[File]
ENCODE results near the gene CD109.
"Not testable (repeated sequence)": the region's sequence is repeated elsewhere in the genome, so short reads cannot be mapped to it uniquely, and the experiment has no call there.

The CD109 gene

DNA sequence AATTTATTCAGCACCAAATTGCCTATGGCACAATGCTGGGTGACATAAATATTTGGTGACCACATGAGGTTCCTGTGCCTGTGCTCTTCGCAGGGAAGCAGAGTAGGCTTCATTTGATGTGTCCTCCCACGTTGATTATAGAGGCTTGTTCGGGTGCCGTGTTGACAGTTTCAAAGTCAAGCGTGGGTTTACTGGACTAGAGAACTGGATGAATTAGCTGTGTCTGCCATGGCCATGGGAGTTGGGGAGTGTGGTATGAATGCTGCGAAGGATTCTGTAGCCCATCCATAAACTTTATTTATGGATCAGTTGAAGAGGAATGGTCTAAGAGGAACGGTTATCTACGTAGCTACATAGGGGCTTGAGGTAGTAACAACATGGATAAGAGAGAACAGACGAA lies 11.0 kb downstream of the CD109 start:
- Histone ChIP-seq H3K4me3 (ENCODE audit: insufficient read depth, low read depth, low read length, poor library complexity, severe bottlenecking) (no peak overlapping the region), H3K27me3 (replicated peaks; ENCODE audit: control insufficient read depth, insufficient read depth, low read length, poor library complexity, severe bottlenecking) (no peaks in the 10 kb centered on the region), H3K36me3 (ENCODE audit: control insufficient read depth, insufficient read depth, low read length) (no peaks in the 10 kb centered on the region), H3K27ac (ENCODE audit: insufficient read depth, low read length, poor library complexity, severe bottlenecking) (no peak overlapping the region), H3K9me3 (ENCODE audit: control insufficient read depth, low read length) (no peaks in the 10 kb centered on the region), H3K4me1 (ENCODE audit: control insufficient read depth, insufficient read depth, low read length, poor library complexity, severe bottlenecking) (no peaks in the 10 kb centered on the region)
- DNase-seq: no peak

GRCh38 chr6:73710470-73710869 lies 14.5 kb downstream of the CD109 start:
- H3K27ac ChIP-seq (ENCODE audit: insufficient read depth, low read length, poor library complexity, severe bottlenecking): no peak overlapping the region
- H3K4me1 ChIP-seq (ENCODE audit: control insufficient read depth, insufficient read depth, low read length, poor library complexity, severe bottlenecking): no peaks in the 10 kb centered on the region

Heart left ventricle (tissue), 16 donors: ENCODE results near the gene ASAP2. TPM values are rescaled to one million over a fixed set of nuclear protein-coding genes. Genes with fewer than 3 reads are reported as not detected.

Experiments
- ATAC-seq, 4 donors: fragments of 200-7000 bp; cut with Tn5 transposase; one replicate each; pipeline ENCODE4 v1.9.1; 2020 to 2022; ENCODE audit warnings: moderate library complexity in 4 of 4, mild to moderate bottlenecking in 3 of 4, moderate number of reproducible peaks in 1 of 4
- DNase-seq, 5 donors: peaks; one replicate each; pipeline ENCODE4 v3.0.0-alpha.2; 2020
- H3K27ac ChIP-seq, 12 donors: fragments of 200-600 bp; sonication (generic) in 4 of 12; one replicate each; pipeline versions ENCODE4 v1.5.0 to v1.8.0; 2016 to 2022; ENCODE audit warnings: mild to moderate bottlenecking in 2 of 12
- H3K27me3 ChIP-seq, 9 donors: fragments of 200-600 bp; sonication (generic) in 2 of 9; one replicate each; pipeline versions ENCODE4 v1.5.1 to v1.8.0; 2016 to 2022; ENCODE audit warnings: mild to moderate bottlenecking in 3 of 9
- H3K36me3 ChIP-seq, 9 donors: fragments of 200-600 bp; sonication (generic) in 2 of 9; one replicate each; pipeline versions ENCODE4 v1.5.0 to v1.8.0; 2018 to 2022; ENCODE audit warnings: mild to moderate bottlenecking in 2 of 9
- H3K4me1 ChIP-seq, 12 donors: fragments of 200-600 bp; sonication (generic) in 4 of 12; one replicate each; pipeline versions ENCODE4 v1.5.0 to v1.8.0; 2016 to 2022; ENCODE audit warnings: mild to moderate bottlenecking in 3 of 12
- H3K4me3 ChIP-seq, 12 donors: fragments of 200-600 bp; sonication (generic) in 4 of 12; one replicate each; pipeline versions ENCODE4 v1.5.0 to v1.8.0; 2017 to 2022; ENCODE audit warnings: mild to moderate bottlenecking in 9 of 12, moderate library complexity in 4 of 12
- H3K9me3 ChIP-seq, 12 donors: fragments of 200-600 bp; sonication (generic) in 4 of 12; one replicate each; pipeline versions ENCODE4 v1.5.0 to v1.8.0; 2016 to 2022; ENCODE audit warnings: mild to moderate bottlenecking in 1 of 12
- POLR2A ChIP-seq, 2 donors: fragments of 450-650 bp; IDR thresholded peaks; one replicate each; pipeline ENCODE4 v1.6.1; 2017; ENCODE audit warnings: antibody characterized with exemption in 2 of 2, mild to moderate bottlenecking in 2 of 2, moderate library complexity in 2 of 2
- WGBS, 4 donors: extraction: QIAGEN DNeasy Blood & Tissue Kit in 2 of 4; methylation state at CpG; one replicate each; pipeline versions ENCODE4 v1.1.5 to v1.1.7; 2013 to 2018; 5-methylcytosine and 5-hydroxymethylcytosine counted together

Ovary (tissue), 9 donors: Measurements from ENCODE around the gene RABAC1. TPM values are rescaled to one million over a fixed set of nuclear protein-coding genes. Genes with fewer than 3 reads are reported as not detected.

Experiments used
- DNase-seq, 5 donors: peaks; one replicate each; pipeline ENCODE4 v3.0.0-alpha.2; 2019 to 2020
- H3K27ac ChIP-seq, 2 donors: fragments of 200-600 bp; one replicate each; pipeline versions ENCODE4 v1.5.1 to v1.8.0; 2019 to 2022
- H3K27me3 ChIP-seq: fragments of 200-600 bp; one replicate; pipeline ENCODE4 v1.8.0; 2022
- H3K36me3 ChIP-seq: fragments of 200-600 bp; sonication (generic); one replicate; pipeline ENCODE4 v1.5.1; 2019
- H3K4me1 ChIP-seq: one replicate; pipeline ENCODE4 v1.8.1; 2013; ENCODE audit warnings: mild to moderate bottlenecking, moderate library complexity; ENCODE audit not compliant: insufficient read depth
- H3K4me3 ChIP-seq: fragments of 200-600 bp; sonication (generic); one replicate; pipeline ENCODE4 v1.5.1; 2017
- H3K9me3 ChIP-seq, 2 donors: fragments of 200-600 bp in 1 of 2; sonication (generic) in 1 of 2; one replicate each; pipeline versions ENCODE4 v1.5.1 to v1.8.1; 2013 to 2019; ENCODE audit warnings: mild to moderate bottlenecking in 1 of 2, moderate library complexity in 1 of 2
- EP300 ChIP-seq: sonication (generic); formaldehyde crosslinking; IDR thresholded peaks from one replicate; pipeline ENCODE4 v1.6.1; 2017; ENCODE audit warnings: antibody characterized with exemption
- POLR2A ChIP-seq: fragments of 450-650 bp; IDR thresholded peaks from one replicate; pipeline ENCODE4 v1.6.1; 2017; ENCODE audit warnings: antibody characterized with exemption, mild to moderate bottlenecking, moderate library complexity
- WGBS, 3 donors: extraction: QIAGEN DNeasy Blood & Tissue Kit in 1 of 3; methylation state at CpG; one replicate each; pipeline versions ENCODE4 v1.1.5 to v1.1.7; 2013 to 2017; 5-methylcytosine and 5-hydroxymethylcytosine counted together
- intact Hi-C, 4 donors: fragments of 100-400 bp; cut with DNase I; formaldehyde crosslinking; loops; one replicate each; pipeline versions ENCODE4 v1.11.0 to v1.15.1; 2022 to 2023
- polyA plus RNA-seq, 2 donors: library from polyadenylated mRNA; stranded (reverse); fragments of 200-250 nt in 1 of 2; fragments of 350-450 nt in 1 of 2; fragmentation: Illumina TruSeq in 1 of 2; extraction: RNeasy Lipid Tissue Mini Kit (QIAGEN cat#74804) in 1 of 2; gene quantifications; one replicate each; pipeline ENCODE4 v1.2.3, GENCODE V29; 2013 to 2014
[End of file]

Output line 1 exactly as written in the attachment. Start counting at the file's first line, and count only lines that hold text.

ENCODE results near the gene CD109.